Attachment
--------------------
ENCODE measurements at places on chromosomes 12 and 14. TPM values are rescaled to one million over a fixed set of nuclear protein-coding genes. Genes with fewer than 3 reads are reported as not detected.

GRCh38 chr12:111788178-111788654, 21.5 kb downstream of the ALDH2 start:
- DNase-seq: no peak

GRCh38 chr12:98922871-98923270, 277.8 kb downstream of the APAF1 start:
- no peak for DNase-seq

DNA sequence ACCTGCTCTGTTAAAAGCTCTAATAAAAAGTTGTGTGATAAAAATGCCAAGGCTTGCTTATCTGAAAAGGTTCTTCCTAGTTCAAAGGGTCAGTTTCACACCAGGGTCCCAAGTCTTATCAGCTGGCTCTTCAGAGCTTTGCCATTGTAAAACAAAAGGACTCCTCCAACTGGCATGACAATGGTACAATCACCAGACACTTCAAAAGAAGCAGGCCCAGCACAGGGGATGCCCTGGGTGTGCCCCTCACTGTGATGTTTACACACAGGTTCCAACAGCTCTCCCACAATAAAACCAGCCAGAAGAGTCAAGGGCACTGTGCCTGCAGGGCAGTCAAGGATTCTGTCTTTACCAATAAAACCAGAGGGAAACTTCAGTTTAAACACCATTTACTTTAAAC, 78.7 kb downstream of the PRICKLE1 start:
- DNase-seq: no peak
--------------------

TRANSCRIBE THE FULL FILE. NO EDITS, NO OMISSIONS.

ENCODE measurements at places on chromosomes 12 and 14. TPM values are rescaled to one million over a fixed set of nuclear protein-coding genes. Genes with fewer than 3 reads are reported as not detected.

GRCh38 chr12:111788178-111788654, 21.5 kb downstream of the ALDH2 start:
- DNase-seq: no peak

GRCh38 chr12:98922871-98923270, 277.8 kb downstream of the APAF1 start:
- no peak for DNase-seq

DNA sequence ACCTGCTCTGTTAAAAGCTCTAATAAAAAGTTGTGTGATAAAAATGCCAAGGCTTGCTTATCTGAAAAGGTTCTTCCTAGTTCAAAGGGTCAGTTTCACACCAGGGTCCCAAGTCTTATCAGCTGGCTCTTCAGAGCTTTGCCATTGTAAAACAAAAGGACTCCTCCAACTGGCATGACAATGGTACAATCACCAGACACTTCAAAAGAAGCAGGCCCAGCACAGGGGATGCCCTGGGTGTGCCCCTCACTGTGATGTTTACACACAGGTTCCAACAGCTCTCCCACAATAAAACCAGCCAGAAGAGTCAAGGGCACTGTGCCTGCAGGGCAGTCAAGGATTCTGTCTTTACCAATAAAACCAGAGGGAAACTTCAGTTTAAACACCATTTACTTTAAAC, 78.7 kb downstream of the PRICKLE1 start:
- DNase-seq: no peak